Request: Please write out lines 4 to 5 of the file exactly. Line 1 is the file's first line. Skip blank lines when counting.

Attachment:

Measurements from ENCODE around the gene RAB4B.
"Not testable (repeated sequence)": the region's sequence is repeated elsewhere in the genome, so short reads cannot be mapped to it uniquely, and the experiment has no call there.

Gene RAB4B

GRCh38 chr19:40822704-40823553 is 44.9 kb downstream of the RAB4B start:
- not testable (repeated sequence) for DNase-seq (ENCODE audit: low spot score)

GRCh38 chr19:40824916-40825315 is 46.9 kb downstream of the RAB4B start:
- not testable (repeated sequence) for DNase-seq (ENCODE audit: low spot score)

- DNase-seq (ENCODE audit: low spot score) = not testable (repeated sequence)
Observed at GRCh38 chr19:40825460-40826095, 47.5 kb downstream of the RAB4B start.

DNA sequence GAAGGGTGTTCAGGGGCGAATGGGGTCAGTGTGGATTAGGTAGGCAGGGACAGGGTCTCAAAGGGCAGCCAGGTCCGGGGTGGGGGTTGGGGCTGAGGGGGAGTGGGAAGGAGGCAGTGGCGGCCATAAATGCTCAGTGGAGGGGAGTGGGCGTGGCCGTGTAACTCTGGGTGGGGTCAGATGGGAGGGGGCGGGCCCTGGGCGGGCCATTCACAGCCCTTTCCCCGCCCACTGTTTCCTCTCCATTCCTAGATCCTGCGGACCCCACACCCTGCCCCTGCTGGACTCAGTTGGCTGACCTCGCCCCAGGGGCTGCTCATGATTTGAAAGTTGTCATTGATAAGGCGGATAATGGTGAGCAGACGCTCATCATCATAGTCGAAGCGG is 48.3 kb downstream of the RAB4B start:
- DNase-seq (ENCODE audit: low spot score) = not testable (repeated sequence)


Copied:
GRCh38 chr19:40822704-40823553 is 44.9 kb downstream of the RAB4B start:
- not testable (repeated sequence) for DNase-seq (ENCODE audit: low spot score)